Chobi Mela VII Theme Photo by Sandra Vitaljić2
What’s cooking at Chobi Mela? Well, the temperature is certainly rising!
It’s getting chillier in Dhaka but inside the Chobi Mela VII Secretariat and other Drik offices the temperature is slowly rising. It’s less than a month ’til the biennial international festival of photography kicks off in earnest and before that we still need to ring in the New Year, make our New Year’s resolutions, forget about them four days later, AND organise a festival.
And in the midst of all, don’t forget to call your mother, to take your vitamins, and to drink 2 litres of water a day.
The Chobi Mela Secretariat for now is staffed by three courageous musketeers also known as the CEB Team: C, the tough-talking communications manager, E, the project manager juggling everything and everyone, and B – the butt of the joke, as la intern!
So here we are, only weeks away from the festival, working hard to make sure we may bring another successful festival to Dhaka, the Bangladeshi people, and the international audience.
So pencil in those dates: 25th January – 7th February 2013 is when the festival is going to take place.
This time the theme of the festival is Fragility, exploring the quieter, more subdued and delicate moments in life, which the shutter of the camera usually misses or ignores. Most importantly, Chobi Mela as usual wants to show you a different point of view, a different perspective.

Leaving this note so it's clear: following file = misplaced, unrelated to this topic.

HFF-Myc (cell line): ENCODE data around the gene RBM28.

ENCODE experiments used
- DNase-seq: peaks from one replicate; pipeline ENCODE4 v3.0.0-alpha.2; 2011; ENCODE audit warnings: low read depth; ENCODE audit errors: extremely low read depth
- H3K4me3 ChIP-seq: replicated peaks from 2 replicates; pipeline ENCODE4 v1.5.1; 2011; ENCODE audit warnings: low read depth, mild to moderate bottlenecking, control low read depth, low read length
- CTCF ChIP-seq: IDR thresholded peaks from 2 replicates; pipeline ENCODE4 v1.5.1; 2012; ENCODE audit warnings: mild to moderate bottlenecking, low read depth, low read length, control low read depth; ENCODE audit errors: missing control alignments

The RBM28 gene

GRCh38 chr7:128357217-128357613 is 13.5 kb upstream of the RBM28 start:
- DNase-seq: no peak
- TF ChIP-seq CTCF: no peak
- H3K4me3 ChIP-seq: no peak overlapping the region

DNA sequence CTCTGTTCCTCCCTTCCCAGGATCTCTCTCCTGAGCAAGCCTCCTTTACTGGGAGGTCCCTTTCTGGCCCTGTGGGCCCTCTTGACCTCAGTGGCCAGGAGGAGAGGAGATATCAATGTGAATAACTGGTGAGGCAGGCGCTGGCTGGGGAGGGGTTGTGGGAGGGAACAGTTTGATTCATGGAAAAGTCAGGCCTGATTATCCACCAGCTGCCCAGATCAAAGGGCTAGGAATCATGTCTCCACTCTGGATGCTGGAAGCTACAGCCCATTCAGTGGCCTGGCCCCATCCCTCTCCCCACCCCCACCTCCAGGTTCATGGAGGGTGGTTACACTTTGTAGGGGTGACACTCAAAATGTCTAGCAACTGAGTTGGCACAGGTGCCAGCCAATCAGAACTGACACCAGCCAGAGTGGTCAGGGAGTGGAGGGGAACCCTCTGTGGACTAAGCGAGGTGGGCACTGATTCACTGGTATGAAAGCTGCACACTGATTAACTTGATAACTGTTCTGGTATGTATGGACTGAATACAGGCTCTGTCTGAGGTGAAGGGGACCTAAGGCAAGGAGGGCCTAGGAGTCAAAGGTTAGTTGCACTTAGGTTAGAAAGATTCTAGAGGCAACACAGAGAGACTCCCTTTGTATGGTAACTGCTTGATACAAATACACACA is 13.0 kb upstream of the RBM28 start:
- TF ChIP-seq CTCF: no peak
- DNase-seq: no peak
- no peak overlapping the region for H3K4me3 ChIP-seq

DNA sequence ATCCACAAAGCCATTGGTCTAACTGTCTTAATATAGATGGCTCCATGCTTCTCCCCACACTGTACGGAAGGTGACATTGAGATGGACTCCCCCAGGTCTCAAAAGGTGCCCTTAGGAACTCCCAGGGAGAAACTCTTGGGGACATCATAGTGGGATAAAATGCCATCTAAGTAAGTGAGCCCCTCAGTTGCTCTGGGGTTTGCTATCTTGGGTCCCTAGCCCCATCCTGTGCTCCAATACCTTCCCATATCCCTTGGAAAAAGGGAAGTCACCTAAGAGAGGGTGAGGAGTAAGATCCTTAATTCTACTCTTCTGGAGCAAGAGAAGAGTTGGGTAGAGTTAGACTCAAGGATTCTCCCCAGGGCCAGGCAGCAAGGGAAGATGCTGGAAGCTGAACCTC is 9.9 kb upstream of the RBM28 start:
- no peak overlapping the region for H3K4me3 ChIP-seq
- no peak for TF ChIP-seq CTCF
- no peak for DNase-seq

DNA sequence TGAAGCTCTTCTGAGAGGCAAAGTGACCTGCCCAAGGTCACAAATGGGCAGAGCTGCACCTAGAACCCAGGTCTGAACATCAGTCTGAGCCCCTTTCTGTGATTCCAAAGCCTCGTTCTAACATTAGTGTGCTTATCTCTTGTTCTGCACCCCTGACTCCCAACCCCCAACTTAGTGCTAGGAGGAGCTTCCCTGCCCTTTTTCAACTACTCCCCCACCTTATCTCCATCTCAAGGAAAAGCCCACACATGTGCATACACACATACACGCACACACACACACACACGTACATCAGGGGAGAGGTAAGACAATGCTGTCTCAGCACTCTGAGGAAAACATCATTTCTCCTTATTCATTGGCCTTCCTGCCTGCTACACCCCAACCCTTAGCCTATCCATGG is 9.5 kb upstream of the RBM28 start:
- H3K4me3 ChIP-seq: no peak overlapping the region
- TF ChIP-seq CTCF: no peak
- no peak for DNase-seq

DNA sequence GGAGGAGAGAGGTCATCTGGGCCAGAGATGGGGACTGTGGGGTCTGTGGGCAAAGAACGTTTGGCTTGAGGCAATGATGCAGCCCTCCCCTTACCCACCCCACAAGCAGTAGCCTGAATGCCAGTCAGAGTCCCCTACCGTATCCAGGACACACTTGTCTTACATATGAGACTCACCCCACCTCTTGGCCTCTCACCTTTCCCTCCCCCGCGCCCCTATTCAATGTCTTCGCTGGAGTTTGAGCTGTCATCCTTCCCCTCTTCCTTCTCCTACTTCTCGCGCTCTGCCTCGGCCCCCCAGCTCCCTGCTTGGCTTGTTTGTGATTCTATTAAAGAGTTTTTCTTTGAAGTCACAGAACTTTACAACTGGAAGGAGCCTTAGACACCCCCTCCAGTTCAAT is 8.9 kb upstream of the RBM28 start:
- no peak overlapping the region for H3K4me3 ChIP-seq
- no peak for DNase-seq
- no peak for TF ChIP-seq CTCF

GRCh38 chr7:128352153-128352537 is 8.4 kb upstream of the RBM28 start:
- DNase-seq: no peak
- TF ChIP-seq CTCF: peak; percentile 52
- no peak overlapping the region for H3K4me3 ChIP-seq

As Roger Silverstone said in his book Media and Morality: On the Rise of Mediapolis:
“The blacksmith’s doubling is, of course, also unusual insofar as we do not often see, nor indeed do we often allow, others to comment on us [the Western world] on our screens. The continuing dismay with which Al Jazeera is received in western societies, most especially in the United States, is not only because of the graphic horror of some of its images (we provide those on a daily basis) or the ferocity of the political rhetoric (likewise). It is much more fundamental. It is based on the breaking of a media taboo and the reversal of the customary taken-for-granted nature of media representation, in which we in the West do the defining, and in which you are, and I am not, the other.”